The College of Arts and Sciences has announced a $2.7 million expansion of its Active Learning Initiative (ALI), which began five years ago with the conversion of four large course sequences in physics and biology. Thanks to the generosity of Alex and Laura Hanson, both Class of 1987, six new projects will be launched in the Departments of Music, Classics, Economics, Mathematics, Physics and Sociology.
“These new projects reflect the college’s commitment to education innovation and to partnering with departments and faculty who have creative ideas about teaching and curriculum development,” said Gretchen Ritter '83, the Harold Tanner Dean of Arts and Sciences. “This expansion of the Active Learning Initiative is going hand in hand with the college’s curriculum effort, and I am excited about the great ideas emerging from both efforts. We are deeply grateful to the Hansons for making these new projects possible.”
According to Peter Lepage, director of education innovation and the Goldwin Smith Professor of Physics, the new projects will have an impact on thousands of students each year. The economics courses that will be converted, for example, last year reached 3,434 students (majors and nonmajors) across the university.
“The projects chosen outline clear ideas that will improve student learning in ways that can be measured and, therefore, propagated to other courses and departments,” said Lepage. “And they involve teams of faculty that will generate new energy and thought around pedagogy in the departments and the rest of the college.”
Hanson noted that donors and volunteers want to make a positive impact, and “Laura and I have been impressed with the game-changing quantitative and qualitative results so far [of ALI],” he said. “The college has demonstrated both a large treatment effect and a statistically significant improvement. This is a testament to terrific work by the leadership, faculty, postdocs and students. We are confident the investment in the next phase will pay even greater rewards.”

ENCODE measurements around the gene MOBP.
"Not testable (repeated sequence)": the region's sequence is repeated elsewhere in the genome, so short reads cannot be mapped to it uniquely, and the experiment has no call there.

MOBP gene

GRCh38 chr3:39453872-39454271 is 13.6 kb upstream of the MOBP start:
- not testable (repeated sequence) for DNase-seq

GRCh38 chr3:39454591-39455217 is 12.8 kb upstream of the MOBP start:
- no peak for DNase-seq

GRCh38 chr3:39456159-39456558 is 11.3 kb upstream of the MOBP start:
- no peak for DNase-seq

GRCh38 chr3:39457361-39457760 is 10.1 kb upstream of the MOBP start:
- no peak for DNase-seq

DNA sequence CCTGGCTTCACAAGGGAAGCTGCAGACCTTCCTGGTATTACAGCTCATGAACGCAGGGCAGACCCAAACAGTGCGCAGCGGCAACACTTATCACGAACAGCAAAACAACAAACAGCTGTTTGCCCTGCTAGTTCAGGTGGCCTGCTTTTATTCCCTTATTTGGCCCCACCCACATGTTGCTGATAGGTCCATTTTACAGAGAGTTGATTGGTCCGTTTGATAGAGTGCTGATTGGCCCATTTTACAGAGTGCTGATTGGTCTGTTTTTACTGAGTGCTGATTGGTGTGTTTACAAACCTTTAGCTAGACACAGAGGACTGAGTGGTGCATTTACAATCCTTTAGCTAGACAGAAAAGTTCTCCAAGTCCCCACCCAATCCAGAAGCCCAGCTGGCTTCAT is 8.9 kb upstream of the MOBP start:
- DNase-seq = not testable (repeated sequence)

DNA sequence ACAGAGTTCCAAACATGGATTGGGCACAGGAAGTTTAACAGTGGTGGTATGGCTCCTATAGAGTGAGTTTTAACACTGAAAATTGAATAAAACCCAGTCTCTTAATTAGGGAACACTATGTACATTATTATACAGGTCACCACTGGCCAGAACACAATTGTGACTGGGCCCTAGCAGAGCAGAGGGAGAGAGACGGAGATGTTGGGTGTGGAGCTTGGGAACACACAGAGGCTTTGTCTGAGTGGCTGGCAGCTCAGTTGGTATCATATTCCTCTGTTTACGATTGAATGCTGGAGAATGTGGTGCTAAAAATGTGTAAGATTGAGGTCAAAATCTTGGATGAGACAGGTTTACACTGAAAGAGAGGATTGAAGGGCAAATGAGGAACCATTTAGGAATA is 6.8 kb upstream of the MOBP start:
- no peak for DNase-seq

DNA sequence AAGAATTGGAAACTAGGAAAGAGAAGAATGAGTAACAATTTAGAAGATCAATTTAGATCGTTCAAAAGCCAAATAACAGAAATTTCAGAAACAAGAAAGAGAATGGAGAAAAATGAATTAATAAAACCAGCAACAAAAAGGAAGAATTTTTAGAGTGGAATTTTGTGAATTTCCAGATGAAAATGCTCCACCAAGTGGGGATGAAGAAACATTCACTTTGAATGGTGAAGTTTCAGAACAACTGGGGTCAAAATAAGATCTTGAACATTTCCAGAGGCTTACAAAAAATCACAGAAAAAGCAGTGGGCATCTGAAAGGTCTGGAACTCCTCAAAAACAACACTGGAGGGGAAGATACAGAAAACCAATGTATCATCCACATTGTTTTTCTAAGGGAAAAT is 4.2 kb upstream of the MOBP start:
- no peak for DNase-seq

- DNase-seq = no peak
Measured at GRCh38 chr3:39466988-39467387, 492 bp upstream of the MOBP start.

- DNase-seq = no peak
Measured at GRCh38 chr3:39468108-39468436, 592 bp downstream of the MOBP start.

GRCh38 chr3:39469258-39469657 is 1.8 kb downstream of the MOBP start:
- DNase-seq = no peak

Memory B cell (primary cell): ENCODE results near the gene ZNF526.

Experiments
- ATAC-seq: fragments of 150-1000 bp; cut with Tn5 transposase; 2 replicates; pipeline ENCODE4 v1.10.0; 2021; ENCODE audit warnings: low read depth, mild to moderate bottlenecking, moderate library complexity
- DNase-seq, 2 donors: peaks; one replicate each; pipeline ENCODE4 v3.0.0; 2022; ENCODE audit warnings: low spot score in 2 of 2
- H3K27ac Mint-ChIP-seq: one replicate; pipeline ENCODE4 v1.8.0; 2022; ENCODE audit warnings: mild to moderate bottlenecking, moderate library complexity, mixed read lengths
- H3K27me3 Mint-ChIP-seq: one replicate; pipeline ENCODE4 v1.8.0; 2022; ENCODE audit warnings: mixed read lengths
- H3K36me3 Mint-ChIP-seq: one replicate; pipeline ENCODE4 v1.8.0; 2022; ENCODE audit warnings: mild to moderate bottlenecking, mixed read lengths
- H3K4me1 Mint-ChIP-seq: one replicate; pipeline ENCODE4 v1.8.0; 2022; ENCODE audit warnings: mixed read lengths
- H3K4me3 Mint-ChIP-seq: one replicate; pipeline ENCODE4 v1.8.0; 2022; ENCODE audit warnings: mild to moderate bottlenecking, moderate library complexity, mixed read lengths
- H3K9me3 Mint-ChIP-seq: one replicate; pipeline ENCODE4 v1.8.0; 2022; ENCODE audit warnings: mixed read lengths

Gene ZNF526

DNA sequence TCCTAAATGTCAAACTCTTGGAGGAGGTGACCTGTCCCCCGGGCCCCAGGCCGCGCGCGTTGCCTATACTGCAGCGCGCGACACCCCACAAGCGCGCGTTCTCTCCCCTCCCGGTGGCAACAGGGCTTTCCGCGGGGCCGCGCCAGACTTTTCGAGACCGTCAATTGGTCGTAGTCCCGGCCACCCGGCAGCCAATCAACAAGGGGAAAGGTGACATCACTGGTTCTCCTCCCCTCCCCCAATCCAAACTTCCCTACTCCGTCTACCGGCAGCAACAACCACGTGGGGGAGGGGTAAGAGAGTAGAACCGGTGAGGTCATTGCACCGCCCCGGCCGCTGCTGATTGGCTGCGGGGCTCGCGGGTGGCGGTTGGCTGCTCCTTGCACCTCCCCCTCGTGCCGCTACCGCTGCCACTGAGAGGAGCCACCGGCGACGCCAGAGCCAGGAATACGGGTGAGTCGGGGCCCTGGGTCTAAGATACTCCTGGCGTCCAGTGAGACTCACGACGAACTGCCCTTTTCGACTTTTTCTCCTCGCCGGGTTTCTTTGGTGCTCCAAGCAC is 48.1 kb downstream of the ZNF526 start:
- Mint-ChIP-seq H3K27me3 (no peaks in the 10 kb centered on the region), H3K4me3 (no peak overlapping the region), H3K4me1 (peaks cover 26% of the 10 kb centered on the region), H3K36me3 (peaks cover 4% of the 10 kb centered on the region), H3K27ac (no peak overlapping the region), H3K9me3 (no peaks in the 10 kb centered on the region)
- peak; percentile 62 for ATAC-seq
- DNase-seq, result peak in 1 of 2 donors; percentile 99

In active-learning classrooms, the emphasis is on hands-on activities and frequent student-student and student-instructor interactions through methods such as small discussion groups, partner sharing and the use of technology like iClickers and smartphone apps to enhance learning. Rather than a traditional lecture, students gain information in advance of class through videos, readings, online exercises and quizzes, so class time is spent on building expertise through problem-solving, experiments and group discussions.
Measured results from the ALI courses at Cornell have shown significant improvements in student learning, with grade improvements across the board. The biggest gains come from students who had been receiving poor grades, according to Ron Harris-Warrick, the William T. Keeton Professor of Biological Sciences in the Department of Neurobiology and Behavior, who has used active learning in a large 175-student introductory class and a smaller 60-student class.
Participating faculty have expressed considerable enthusiasm about the new projects, including the opportunity to scale up what’s already working and to share successful strategies across courses. The chance to evaluate student learning outcomes is also welcome, say faculty participants: All the projects include rigorous assessment components.
The Center for Teaching Excellence has been an important resource for the faculty developing the projects, noted Lepage. “Associate Director Amy Godert especially has been an enthusiastic partner in the ALI initiative,” he said.
Linda B. Glaser is a staff writer for the College of Arts and Sciences.